Evolutionary dynamics of SARS-CoV-2


Trevor Bedford (@trvrb)
Associate Professor, Fred Hutchinson Cancer Research Center
26 Mar 2021
Pew Annual Meeting
Slides at: bedford.io/talks

Over 800k SARS-CoV-2 genomes shared to GISAID and evolution tracked in real-time at nextstrain.org

SARS-CoV-2 lineages establish globally in February and March

Spike protein is critical for cell invasion by the virus and is the primary target for human immune response

Spike mutations 484K and 501Y appearing repeatedly

Emergence of 501Y.V1 (B.1.1.7) in the UK

Emergence of 501Y.V2 (B.1.351) in the South Africa

Emergence of 501Y.V3 (P.1) in the Brazil

Repeated convergent evolution across sites in spike

Up to December, my expectation was evolution as seen in seasonal coronaviruses with flu B-like rates of evolution

Rapid spike S1 amino acid evolution in SARS-CoV-2

SARS-COV-2 spike S1 evolution similar to evolution of flu H3N2

501Y.V2 shows an ~8-fold drop in neutralization titer, equivalent to ~3 years of H3N2 evolution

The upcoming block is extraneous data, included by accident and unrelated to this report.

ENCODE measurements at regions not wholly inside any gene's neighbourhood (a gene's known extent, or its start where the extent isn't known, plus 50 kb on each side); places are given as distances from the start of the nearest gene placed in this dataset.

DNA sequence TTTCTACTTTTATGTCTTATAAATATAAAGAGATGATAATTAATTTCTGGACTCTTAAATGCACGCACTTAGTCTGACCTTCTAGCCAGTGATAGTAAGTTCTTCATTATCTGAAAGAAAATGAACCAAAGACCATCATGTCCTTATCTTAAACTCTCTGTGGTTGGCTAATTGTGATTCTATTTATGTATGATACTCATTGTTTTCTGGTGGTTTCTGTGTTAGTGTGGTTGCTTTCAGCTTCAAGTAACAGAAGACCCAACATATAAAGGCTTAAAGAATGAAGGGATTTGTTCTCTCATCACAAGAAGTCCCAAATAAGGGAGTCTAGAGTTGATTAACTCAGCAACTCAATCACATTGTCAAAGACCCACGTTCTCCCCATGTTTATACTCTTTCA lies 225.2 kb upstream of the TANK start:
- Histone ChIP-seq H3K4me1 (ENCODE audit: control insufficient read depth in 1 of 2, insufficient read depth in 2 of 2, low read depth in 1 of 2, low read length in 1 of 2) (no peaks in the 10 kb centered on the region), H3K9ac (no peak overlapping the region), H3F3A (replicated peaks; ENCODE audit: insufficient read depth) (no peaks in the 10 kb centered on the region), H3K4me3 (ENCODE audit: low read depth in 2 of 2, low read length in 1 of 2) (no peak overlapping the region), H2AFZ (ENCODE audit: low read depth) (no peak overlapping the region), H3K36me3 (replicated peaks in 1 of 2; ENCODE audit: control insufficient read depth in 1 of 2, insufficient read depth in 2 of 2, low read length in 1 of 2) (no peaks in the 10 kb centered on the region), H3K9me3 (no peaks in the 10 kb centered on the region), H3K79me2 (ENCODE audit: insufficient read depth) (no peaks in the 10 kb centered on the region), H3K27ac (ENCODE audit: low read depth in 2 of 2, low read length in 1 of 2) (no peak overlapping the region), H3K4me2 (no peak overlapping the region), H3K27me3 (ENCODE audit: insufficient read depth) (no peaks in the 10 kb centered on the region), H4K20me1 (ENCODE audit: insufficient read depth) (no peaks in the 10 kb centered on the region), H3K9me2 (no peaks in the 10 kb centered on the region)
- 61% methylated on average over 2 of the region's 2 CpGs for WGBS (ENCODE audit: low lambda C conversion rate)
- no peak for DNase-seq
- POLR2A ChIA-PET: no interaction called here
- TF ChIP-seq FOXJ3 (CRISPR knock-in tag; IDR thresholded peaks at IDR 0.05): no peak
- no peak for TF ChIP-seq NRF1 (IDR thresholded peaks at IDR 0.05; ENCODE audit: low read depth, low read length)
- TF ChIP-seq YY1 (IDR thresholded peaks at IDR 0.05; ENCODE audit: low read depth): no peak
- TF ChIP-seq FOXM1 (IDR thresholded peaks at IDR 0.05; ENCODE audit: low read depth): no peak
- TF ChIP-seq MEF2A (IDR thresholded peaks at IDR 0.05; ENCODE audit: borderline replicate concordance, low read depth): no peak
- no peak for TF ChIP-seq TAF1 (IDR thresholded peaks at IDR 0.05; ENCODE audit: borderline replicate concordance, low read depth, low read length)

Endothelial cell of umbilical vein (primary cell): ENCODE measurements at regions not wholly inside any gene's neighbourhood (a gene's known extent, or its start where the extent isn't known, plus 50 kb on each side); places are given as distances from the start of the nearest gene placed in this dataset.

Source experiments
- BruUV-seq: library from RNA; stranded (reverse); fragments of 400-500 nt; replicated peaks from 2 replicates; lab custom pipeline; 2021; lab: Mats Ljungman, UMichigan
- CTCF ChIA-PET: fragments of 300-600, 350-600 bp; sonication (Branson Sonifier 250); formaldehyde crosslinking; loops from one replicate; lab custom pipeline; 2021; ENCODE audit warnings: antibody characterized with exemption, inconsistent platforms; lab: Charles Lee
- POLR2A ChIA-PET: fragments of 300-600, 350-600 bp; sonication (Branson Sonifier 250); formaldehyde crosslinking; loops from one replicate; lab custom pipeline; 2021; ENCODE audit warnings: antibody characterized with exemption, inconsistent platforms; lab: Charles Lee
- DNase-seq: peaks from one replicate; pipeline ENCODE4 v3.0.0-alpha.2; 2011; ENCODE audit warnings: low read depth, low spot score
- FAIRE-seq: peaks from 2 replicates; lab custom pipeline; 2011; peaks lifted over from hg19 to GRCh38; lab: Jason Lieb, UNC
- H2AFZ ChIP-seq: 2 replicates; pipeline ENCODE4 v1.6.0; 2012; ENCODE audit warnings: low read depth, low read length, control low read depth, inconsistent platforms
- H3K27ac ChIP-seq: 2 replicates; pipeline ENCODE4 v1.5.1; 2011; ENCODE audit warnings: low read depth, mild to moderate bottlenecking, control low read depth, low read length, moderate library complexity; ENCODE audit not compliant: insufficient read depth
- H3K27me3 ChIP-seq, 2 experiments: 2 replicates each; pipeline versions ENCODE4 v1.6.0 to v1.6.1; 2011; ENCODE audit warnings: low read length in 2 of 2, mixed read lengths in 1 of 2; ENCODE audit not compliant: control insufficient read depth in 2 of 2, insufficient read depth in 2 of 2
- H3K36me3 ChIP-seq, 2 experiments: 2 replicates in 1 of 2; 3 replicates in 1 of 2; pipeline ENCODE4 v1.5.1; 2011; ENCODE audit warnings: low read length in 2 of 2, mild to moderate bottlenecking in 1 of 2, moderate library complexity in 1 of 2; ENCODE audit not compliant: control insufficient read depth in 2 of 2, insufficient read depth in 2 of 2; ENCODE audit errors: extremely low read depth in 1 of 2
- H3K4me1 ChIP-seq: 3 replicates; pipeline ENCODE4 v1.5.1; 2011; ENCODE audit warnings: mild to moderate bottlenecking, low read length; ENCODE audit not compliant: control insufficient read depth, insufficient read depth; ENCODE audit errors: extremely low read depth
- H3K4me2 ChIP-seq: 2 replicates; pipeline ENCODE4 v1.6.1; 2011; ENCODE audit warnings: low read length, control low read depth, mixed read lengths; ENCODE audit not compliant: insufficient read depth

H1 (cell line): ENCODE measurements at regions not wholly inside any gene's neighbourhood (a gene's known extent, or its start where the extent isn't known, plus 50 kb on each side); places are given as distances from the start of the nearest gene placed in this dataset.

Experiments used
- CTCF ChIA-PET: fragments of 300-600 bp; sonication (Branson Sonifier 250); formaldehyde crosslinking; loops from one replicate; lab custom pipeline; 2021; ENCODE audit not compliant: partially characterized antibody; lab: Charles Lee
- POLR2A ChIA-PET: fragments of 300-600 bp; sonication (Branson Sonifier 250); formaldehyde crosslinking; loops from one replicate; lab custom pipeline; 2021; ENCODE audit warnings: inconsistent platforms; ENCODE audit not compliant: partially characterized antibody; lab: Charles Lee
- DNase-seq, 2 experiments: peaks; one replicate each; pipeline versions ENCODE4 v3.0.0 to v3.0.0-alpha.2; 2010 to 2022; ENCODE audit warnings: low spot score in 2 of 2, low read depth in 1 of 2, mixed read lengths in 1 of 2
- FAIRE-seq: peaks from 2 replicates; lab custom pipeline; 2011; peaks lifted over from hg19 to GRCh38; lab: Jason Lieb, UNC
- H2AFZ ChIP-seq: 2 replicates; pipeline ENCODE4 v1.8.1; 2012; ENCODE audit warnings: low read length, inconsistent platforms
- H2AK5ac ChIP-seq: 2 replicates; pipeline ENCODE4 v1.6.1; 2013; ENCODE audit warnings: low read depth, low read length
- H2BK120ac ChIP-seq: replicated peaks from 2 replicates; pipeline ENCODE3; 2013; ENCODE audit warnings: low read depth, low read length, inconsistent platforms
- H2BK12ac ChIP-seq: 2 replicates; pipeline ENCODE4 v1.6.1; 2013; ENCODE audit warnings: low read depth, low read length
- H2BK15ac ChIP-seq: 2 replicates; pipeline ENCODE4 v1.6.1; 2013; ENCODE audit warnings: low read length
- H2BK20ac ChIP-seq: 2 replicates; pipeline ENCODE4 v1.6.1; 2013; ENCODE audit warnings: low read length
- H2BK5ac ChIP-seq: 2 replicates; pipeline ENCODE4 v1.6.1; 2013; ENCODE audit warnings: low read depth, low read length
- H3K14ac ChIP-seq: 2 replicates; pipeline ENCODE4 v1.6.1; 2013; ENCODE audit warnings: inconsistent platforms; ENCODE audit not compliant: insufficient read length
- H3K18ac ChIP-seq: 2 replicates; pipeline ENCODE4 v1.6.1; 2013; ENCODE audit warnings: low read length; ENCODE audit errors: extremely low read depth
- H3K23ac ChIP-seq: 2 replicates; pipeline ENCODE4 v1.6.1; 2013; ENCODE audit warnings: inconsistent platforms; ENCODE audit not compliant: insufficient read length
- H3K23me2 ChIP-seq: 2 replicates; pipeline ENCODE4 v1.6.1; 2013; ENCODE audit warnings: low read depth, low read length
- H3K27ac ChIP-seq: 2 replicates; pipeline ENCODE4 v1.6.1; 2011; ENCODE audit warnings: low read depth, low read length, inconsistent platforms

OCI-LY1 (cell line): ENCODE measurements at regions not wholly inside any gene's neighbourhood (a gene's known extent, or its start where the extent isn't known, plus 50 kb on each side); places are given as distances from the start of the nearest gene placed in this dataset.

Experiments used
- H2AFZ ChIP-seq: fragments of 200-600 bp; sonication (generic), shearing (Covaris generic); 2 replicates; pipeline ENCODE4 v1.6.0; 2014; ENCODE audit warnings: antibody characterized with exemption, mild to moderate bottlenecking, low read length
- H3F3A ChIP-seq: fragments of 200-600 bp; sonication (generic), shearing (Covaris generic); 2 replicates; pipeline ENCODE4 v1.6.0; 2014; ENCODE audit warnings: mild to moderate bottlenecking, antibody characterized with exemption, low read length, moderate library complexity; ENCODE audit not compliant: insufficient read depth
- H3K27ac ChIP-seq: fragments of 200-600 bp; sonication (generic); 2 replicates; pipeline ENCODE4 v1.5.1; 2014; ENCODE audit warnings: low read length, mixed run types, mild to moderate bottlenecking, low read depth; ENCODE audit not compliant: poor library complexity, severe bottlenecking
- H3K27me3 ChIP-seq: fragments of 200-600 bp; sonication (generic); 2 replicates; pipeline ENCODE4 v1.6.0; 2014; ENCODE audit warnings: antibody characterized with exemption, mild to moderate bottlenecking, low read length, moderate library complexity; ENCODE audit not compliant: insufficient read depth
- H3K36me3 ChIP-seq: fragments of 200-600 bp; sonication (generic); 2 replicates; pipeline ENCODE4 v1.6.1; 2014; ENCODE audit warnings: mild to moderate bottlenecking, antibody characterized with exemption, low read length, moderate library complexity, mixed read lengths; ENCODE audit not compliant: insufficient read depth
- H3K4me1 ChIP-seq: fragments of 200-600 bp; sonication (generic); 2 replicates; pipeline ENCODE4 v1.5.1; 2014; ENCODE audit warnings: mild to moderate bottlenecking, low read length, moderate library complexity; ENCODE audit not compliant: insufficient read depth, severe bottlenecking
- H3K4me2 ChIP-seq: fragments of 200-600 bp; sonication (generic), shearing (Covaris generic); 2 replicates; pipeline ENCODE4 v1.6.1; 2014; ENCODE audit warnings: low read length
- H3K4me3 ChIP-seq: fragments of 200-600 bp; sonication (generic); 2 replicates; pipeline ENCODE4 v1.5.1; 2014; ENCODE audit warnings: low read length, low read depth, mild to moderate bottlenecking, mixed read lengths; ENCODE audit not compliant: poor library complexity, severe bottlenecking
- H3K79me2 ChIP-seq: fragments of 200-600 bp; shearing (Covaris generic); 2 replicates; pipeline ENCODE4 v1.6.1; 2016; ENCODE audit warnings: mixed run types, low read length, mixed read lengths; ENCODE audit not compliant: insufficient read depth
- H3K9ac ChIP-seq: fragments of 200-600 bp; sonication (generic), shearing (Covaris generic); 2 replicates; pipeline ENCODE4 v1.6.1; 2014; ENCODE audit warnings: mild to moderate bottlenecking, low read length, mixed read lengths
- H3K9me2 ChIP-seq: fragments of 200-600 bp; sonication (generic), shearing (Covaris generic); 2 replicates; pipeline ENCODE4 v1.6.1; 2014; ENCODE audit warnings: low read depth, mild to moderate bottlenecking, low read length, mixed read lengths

Generally, I suspect we're looking at a data-rich version of the influenza strain selection process

  1. mRNA vaccines allow faster turnarounds and may push for more regional strategies
  2. Work directly from human serological data rather than naive animals
  3. Multiple valencies possible, clinical trials should be conducted now comparing regimens


SARS-CoV-2 genomic epi: Data producers from all over the world, GISAID and the Nextstrain team

Bedford Lab: Alli Black, John Huddleston, James Hadfield, Katie Kistler, Louise Moncla, Maya Lewinsohn, Thomas Sibley, Jover Lee, Kairsten Fay, Misja Ilcisin, Cassia Wagner, Miguel Paredes, Nicola Müller, Marlin Figgins, Eli Harkins